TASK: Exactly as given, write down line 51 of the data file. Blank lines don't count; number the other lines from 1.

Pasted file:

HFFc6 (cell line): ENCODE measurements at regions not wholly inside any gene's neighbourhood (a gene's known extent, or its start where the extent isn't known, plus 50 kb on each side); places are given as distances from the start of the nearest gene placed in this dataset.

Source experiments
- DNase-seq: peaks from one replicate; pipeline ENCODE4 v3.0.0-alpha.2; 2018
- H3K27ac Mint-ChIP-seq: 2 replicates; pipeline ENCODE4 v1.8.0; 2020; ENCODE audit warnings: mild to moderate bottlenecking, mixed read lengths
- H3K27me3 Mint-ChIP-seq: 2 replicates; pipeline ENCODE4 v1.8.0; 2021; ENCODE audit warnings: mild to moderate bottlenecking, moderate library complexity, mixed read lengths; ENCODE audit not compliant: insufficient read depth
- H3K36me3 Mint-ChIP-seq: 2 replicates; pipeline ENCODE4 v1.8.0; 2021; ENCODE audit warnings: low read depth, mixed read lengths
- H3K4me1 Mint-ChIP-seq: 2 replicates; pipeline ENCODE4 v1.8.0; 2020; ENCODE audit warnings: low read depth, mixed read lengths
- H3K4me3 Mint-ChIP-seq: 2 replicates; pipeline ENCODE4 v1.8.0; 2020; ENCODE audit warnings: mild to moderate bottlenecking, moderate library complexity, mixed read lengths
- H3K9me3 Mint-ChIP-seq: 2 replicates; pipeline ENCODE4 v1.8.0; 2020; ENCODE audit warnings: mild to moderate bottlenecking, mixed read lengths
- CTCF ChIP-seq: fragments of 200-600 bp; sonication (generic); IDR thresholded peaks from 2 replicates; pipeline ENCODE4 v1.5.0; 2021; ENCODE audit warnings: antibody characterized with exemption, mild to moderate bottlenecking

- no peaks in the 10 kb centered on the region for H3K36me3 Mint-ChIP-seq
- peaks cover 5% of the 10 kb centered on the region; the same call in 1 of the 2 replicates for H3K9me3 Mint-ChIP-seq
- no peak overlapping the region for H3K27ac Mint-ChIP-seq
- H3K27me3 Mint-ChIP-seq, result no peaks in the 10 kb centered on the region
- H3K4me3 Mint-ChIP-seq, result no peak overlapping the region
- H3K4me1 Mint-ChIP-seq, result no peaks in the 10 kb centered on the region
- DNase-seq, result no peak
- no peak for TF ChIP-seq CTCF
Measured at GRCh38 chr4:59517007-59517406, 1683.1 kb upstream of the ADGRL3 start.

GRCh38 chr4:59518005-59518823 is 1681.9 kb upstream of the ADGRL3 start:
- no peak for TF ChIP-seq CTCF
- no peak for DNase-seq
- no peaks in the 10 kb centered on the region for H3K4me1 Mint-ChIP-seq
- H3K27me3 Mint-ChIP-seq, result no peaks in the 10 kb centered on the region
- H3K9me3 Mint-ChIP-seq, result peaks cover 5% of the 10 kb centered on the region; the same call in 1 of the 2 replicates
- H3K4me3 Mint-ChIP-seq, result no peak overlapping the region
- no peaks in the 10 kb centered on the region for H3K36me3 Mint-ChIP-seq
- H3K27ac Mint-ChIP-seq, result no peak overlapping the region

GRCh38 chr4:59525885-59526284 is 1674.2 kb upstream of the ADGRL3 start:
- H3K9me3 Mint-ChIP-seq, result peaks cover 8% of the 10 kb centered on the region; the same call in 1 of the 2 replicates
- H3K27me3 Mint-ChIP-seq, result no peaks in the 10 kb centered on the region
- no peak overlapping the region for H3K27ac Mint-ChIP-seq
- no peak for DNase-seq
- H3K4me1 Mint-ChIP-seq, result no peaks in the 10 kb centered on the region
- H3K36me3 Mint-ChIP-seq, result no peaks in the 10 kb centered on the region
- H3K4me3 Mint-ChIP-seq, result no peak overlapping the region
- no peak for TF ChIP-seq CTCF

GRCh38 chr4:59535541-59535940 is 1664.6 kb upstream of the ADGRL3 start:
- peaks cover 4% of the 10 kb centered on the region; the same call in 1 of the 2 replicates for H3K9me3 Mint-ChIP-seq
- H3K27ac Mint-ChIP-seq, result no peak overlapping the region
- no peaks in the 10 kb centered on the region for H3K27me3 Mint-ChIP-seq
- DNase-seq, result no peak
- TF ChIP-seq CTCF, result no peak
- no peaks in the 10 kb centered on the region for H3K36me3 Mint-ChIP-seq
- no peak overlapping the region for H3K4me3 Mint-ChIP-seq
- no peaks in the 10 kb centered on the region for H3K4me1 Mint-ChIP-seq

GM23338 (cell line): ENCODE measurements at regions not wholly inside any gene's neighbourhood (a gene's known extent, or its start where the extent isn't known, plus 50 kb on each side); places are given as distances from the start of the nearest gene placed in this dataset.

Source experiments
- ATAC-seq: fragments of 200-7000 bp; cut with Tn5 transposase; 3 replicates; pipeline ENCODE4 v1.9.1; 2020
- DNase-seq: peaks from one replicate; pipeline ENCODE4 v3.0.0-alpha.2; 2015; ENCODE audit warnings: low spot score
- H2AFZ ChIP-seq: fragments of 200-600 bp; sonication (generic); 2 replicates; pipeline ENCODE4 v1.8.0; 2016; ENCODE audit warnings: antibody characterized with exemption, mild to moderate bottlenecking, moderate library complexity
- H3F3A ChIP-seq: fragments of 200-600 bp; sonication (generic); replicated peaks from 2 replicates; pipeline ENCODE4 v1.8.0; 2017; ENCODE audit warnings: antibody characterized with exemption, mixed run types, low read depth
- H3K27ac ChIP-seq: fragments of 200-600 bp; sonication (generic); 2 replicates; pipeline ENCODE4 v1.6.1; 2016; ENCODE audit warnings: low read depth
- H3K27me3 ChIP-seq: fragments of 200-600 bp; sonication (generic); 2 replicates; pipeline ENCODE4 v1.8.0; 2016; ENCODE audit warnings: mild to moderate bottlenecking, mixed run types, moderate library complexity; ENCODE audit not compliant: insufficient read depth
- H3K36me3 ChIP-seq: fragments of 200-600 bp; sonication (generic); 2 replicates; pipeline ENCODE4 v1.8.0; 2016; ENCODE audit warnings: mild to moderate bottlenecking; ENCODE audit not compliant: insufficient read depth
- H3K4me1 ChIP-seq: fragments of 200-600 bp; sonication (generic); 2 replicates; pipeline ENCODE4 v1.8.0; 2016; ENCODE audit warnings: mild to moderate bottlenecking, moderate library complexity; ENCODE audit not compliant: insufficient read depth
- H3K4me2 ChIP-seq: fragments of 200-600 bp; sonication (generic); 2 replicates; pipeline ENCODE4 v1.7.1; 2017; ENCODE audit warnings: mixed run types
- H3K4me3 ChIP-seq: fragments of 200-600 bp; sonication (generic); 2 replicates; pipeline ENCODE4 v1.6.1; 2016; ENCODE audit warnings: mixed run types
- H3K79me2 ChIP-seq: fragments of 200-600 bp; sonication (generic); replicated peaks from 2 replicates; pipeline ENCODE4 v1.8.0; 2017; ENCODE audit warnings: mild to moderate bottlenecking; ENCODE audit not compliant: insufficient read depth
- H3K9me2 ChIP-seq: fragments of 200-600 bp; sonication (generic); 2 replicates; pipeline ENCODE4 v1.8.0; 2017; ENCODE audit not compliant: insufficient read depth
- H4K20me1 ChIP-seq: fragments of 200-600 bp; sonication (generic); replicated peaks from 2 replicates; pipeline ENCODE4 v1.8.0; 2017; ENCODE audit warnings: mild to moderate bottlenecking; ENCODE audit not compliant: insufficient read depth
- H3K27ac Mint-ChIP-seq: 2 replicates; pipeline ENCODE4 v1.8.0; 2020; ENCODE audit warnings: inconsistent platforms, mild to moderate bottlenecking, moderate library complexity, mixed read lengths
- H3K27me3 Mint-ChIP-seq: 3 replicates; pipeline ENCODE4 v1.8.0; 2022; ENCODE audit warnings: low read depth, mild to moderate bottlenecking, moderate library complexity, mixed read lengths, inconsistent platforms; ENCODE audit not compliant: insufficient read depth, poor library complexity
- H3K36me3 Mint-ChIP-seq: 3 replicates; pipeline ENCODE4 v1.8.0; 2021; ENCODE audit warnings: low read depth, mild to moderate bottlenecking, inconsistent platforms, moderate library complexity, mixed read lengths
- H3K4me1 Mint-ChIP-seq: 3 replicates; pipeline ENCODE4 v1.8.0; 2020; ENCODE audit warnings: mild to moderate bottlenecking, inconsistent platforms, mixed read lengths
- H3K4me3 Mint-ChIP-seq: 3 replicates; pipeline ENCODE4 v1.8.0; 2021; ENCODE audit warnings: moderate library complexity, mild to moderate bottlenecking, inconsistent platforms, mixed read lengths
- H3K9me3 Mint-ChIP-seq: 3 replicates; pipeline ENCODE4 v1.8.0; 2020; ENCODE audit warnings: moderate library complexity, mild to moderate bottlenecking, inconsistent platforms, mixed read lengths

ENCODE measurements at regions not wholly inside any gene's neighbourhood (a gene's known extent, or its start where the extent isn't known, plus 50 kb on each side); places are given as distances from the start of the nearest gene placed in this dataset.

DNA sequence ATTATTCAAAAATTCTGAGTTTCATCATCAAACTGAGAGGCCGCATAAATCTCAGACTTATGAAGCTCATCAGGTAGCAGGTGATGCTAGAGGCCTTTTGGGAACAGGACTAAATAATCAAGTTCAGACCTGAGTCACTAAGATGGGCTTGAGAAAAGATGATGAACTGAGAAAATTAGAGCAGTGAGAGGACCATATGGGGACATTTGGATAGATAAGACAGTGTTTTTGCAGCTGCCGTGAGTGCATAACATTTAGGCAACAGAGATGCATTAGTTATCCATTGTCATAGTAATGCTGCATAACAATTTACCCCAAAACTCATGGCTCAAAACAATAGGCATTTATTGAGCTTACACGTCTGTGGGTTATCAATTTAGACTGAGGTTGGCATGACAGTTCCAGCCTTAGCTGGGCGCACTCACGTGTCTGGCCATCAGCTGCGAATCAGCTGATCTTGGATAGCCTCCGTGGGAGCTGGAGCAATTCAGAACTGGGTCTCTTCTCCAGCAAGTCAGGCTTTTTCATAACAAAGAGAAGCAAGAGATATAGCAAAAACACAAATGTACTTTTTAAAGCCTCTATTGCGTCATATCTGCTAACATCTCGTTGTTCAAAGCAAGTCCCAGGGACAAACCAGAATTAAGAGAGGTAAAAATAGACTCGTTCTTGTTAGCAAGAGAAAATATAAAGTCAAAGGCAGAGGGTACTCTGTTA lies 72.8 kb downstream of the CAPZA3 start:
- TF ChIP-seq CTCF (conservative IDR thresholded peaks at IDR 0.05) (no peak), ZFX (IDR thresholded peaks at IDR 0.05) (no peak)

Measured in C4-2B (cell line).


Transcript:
- H2AFZ ChIP-seq: fragments of 200-600 bp; sonication (generic); 2 replicates; pipeline ENCODE4 v1.8.0; 2016; ENCODE audit warnings: antibody characterized with exemption, mild to moderate bottlenecking, moderate library complexity